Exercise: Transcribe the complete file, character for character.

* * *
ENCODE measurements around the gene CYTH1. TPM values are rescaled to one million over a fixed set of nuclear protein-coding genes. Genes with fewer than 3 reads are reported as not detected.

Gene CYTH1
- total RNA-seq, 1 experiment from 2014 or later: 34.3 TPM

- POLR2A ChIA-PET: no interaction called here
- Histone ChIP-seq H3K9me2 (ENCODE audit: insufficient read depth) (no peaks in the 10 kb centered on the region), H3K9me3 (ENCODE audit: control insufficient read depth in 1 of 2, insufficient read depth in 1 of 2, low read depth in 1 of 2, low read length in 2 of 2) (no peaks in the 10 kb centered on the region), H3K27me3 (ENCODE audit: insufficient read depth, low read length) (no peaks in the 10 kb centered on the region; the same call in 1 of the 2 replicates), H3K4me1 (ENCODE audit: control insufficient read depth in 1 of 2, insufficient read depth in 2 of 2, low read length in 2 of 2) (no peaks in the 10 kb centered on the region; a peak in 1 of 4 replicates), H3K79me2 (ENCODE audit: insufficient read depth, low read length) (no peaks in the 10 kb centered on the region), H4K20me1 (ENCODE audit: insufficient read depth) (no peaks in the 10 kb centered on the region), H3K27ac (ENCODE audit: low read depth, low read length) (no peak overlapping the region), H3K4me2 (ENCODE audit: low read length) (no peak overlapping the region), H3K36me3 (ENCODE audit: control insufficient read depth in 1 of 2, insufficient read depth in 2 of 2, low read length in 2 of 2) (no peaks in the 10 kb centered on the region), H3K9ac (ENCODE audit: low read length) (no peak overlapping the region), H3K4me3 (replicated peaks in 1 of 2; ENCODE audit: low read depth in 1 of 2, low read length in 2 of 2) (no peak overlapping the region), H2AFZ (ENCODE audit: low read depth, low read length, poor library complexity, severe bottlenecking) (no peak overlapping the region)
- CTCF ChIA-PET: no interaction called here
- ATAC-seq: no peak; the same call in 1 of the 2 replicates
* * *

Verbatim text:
ENCODE measurements around the gene CYTH1. TPM values are rescaled to one million over a fixed set of nuclear protein-coding genes. Genes with fewer than 3 reads are reported as not detected.

Gene CYTH1
- total RNA-seq, 1 experiment from 2014 or later: 34.3 TPM

- POLR2A ChIA-PET: no interaction called here
- Histone ChIP-seq H3K9me2 (ENCODE audit: insufficient read depth) (no peaks in the 10 kb centered on the region), H3K9me3 (ENCODE audit: control insufficient read depth in 1 of 2, insufficient read depth in 1 of 2, low read depth in 1 of 2, low read length in 2 of 2) (no peaks in the 10 kb centered on the region), H3K27me3 (ENCODE audit: insufficient read depth, low read length) (no peaks in the 10 kb centered on the region; the same call in 1 of the 2 replicates), H3K4me1 (ENCODE audit: control insufficient read depth in 1 of 2, insufficient read depth in 2 of 2, low read length in 2 of 2) (no peaks in the 10 kb centered on the region; a peak in 1 of 4 replicates), H3K79me2 (ENCODE audit: insufficient read depth, low read length) (no peaks in the 10 kb centered on the region), H4K20me1 (ENCODE audit: insufficient read depth) (no peaks in the 10 kb centered on the region), H3K27ac (ENCODE audit: low read depth, low read length) (no peak overlapping the region), H3K4me2 (ENCODE audit: low read length) (no peak overlapping the region), H3K36me3 (ENCODE audit: control insufficient read depth in 1 of 2, insufficient read depth in 2 of 2, low read length in 2 of 2) (no peaks in the 10 kb centered on the region), H3K9ac (ENCODE audit: low read length) (no peak overlapping the region), H3K4me3 (replicated peaks in 1 of 2; ENCODE audit: low read depth in 1 of 2, low read length in 2 of 2) (no peak overlapping the region), H2AFZ (ENCODE audit: low read depth, low read length, poor library complexity, severe bottlenecking) (no peak overlapping the region)
- CTCF ChIA-PET: no interaction called here
- ATAC-seq: no peak; the same call in 1 of the 2 replicates